Books are what a society carries its words in
and words have been written on stone, silk, slate, parchment,
wax, clay, screen

rolled into scrolls, collected in codexes,
laid out in rows, listed in indexes,

chained up in libraries, then, eventually, lent out for free,
once for the few, now, if they can read them,
for virtually anybody.

Pages of paper are perfect for turning,
though also quite handy for tearing and burning.

Once copied on vellum by medieval monks,
then bound into volumes of handleable chunks

then printed with Gutenberg's movable type
now scanned and instantly Googlable, ripe

for downloading to snazzy devices,
in reader responsive, low-priced, byte-sized slices,

Blistering broadside, poem, pamphlet and chapbook,
novels, blogs, diaries, essays, entries on Facebook -

words: written in silence, muttered in monasteries
have been sung, shouted, acted - now by digital industries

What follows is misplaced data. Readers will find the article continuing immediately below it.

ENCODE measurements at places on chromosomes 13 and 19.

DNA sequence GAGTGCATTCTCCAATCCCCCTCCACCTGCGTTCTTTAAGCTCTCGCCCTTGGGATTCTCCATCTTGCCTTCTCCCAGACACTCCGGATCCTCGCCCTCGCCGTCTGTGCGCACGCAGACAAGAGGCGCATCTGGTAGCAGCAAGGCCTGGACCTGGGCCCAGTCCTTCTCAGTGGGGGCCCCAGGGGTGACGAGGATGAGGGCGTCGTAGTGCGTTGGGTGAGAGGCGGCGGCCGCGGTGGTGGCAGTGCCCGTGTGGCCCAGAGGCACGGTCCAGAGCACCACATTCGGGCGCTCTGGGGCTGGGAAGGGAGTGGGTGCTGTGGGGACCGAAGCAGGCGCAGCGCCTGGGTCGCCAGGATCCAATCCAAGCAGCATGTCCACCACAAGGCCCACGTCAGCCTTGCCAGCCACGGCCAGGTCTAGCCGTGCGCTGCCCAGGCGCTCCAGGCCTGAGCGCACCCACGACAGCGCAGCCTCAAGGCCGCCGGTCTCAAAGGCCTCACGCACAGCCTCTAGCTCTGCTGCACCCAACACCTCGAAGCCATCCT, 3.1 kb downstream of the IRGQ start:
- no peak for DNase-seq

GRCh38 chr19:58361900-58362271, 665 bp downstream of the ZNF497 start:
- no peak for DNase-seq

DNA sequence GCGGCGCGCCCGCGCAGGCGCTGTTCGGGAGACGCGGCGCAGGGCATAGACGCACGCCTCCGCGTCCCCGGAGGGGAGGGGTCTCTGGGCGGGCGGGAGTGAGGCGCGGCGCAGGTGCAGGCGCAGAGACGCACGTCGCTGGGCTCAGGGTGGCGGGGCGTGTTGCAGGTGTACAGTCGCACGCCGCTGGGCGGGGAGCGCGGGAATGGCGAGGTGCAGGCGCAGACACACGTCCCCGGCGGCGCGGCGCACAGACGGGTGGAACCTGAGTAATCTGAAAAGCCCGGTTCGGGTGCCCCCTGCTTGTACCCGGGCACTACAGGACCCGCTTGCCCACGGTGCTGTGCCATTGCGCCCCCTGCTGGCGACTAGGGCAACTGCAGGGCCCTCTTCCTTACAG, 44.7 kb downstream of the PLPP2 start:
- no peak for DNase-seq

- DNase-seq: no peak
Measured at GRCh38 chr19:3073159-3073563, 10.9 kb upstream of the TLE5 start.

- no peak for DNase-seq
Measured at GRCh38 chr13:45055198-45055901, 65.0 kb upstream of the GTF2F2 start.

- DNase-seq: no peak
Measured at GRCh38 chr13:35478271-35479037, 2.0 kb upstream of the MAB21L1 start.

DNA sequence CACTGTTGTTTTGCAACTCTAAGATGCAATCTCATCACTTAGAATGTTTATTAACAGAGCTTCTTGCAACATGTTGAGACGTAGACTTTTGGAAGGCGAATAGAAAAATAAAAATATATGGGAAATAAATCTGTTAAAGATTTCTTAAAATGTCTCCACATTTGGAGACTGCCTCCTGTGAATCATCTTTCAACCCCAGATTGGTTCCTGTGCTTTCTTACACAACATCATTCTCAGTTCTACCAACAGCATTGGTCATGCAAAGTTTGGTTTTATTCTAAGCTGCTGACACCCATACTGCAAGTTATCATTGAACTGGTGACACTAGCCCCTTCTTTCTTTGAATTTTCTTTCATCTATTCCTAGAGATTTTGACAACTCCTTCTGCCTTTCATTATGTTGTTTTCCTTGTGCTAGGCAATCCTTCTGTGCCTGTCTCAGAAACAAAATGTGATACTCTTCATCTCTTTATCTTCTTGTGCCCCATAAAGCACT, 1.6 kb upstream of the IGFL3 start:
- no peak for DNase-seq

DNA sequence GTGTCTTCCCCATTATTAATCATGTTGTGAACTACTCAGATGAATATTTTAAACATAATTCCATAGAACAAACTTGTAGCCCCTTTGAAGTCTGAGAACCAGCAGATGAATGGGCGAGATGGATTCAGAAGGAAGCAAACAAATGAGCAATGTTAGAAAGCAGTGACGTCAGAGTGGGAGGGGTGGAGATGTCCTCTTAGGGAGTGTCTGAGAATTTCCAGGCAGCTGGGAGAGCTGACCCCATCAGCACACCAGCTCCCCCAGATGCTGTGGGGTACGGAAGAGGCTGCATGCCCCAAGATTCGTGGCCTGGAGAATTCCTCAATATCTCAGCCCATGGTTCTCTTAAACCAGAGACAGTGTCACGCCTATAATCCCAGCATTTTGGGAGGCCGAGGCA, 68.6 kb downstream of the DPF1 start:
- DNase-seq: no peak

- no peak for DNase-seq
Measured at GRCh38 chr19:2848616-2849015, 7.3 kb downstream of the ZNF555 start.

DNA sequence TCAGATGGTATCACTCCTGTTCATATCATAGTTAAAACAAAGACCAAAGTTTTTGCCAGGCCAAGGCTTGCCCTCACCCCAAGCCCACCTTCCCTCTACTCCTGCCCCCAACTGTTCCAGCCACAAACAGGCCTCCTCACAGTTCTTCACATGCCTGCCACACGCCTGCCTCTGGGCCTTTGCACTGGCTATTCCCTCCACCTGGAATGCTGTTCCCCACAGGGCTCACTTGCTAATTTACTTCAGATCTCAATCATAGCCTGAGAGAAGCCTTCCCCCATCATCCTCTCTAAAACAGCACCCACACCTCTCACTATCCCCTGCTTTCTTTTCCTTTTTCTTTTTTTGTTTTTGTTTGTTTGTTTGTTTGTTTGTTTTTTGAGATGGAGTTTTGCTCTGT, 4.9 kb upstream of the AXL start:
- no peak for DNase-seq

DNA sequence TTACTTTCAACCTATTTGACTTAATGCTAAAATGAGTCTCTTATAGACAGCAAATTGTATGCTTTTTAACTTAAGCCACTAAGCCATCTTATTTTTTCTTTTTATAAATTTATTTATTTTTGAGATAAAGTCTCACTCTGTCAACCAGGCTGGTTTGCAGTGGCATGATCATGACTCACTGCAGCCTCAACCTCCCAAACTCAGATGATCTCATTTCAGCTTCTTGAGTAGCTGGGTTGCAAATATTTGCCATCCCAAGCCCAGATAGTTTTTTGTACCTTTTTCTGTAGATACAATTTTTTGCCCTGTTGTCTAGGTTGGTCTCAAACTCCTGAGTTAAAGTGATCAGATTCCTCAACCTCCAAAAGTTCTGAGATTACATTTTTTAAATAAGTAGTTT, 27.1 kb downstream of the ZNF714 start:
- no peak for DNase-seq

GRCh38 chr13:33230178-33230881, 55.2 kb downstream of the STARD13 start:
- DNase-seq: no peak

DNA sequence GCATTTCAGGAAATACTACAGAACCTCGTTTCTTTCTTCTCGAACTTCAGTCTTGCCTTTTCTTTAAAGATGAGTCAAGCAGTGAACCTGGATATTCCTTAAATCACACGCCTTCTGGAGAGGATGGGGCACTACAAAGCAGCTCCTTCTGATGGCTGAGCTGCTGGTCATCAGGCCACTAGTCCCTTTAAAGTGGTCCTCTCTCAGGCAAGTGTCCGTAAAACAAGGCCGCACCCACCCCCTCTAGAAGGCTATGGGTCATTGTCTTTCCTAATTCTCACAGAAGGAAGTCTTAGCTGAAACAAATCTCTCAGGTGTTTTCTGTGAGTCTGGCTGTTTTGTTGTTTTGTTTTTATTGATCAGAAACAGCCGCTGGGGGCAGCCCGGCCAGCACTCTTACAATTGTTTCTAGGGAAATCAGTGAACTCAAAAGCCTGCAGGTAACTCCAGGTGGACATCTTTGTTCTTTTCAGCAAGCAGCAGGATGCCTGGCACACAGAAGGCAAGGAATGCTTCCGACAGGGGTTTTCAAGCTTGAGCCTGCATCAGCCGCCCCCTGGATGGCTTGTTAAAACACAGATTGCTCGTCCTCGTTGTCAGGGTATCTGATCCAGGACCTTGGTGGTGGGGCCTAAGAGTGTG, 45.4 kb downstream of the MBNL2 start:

broadcast and mixed for our burgeoning multiculture,
but circled by many a gloom-laden vulture

crying "R.I.P. books: doomed to extinction
by some blinking e-inky, i-evil invention".

The word spreads and changes; that's my belief.
What next for the book? The future lies overleaf.


K said...

Awesome! My favorite part is this, "some blinking e-inky, i-evil invention". Fantastically fun when it trips off the tongue.

Anonymous said...

I liked the wording of your conclusion: “What next for the book? The future lies overleaf.” Did you mean when the day of the paper page is over? Or did you mean the page has yet to be turned, as in a good story that has not yet finished? Fun ambiguity there.

genevieve said...

It is indeed a page-turner. Thanks, Ben!

genevieve said...

whoops, I mean Chris. Sorry.

Kathleen Johnson said...

I thoroughly enjoyed that. Thanks! I like the last picture.